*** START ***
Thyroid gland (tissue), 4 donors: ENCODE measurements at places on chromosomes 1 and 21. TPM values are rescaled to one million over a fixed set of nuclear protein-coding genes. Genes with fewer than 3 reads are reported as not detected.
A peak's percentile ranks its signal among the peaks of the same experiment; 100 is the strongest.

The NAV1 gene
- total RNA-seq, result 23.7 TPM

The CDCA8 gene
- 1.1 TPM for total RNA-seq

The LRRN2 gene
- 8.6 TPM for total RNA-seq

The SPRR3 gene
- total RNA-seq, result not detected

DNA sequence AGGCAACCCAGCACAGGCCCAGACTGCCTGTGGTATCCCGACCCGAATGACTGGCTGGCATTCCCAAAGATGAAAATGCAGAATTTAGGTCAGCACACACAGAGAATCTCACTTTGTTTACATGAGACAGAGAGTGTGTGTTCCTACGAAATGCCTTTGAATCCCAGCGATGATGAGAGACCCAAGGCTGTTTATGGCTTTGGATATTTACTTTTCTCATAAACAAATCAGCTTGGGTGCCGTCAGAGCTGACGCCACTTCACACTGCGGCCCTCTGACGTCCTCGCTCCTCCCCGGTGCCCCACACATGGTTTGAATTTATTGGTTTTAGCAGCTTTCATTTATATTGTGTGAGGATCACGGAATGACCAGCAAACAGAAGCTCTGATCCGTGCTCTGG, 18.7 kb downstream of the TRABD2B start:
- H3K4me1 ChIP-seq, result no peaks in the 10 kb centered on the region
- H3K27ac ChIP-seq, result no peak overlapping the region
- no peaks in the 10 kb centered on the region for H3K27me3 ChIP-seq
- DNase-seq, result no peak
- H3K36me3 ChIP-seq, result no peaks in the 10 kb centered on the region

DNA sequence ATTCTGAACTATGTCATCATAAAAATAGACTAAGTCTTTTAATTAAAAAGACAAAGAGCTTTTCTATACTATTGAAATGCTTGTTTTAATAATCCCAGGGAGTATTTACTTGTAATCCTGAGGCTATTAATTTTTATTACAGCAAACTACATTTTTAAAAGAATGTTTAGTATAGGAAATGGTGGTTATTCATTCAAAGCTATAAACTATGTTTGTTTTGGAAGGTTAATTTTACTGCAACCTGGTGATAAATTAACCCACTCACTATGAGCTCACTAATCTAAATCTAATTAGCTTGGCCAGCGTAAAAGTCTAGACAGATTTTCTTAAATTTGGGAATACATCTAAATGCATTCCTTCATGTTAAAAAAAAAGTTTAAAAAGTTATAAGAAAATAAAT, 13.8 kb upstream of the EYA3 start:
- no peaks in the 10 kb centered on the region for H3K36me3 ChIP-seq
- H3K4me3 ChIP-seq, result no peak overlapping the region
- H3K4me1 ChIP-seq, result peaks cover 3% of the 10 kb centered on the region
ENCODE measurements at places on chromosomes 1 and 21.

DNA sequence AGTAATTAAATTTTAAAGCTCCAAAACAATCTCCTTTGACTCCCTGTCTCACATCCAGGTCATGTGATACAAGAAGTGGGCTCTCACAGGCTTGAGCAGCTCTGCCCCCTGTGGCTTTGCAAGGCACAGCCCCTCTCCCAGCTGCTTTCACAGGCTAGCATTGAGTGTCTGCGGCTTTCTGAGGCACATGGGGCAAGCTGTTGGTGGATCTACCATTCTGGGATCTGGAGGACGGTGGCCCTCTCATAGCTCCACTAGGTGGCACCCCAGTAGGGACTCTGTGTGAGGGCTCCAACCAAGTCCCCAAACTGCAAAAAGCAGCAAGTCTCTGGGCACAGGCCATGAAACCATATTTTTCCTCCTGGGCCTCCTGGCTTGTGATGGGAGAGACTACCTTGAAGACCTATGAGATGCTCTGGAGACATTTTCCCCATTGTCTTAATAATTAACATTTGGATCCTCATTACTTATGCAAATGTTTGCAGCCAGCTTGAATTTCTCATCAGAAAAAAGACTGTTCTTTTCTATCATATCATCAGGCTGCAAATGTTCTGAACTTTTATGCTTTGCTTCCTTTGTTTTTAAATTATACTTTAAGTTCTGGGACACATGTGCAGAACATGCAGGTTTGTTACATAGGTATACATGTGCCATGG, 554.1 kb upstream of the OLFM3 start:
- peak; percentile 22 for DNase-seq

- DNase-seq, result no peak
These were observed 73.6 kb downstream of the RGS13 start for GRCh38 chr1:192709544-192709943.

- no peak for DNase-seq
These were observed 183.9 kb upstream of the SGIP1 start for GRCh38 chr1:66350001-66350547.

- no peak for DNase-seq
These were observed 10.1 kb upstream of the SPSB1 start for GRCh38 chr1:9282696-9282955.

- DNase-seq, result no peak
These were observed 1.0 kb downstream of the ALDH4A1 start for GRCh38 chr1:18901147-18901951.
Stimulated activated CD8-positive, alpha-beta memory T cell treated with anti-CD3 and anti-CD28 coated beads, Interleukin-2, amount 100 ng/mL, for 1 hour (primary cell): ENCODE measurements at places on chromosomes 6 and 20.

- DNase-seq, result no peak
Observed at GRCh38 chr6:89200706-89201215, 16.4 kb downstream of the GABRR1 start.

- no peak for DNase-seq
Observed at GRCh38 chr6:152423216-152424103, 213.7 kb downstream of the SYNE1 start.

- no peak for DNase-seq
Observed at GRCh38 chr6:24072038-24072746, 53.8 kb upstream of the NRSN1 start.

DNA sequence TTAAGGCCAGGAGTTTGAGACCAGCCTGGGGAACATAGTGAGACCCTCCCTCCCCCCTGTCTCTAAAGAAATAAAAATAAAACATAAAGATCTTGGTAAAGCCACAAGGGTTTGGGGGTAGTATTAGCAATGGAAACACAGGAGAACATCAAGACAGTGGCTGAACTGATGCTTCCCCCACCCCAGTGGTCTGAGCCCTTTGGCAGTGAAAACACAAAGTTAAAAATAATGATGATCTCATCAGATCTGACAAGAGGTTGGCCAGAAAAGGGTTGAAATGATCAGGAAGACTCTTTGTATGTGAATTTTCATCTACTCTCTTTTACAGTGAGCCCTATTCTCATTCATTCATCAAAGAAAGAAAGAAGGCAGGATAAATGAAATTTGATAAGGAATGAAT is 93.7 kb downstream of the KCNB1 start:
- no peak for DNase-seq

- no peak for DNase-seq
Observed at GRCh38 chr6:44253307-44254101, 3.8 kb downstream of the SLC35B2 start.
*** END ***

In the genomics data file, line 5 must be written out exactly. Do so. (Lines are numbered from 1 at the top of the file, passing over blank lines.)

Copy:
The CDCA8 gene